Evansville voters consider library borrowing
EVANSVILLE—Evansville voters face an unusual situation Tuesday: two referendum questions that give them three choices on one issue.
That one issue is the expansion of the Eager Free Public Library, 39 W. Main St.
The expansion would enlarge the library from its existing 6,785 square feet to between 15,000 and 16,000 square feet.
The cost would be about $4 million.
The first referendum question asks voters: “Should the Evansville Common Council, as the representatives of the citizens of Evansville, approve of borrowing $3 million (more or less) in order to contribute toward the cost of expanding the library, which would result in adding approximately $1 to the municipal mill rate if paid back over 10 years? (Example: $150 per year for 10 years on property valued at $150,000.)”
The second referendum question asks if the council should borrow the same amount of money but at a rate that would “result in adding approximately 60 cents to the municipal mill rate if paid back over 20 years. (Example: $90 per year for 20 years on property valued at $150,000.)”
The two referendum questions offer three choices:
-- Pay higher taxes over a shorter period of time. A taxpayer in a $150,000 home paying $150 would end up contributing $1,500 to the library over 10 years.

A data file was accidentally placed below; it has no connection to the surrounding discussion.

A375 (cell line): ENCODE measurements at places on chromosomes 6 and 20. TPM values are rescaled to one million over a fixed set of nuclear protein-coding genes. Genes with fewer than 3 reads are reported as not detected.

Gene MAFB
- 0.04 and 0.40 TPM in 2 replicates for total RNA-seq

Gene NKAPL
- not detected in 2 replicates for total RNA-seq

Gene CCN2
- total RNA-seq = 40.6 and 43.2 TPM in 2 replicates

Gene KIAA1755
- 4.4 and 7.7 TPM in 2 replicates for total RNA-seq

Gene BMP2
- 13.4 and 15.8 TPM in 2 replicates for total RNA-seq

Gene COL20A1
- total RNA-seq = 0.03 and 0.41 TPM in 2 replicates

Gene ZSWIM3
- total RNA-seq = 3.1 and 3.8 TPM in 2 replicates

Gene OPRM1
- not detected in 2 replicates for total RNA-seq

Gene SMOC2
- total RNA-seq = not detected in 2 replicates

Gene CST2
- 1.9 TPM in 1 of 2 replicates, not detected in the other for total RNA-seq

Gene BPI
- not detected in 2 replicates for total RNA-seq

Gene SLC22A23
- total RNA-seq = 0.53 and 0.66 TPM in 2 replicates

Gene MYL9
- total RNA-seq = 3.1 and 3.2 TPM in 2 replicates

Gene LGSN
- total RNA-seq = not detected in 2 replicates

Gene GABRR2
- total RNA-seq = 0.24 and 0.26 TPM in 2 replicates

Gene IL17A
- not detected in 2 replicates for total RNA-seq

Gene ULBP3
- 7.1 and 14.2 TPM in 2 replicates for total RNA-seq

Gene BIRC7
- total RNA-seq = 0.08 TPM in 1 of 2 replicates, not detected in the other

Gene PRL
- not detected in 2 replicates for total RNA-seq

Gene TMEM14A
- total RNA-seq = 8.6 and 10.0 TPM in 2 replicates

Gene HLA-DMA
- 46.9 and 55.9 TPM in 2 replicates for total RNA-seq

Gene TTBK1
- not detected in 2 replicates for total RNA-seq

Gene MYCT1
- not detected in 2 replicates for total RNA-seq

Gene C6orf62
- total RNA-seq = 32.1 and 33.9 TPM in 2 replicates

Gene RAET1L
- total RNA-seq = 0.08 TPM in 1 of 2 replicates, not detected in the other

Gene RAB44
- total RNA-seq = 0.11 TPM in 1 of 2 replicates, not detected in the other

-- Pay a slightly lower amount in taxes toward the project over a longer period of time.
A taxpayer in a $150,000 home who paid $90 a year over 20 years would end up contributing $1,800 toward the library over 20 years.
-- The third choice is to vote “no” on both referendums.
The library was last remodeled in 1996, and many of the changes were designed to bring it into compliance with the Americans with Disabilities Act, library Director Megan Kloeckner said. A small addition built at that time encompasses the checkout, computer area and the children’s area downstairs.
For several years, the library and its friends group have gathered public input and conferred with consultants on a possible expansion.
The current expansion plan takes into account the way libraries are used today, said Eloise Paula Eager, president of the library board of trustees and a direct descendent of Almeron Eager, who donated the money to build the library.
The library dates back to 1908. Even with upgrades added 20 years ago, the building doesn’t have the infrastructure to support modern technology.
The expansion plan calls for:
-- Increasing the teen and adult collections.
-- Increasing the amount of programming space in the children’s area.
-- A separate meeting and program room.
-- Quiet reading areas.
-- Expanded computer areas with flexible technology.
-- A larger and better-equipped local history room.
The library and its capital campaign group have already raised $600,000 in pledges and donations, Kloeckner said.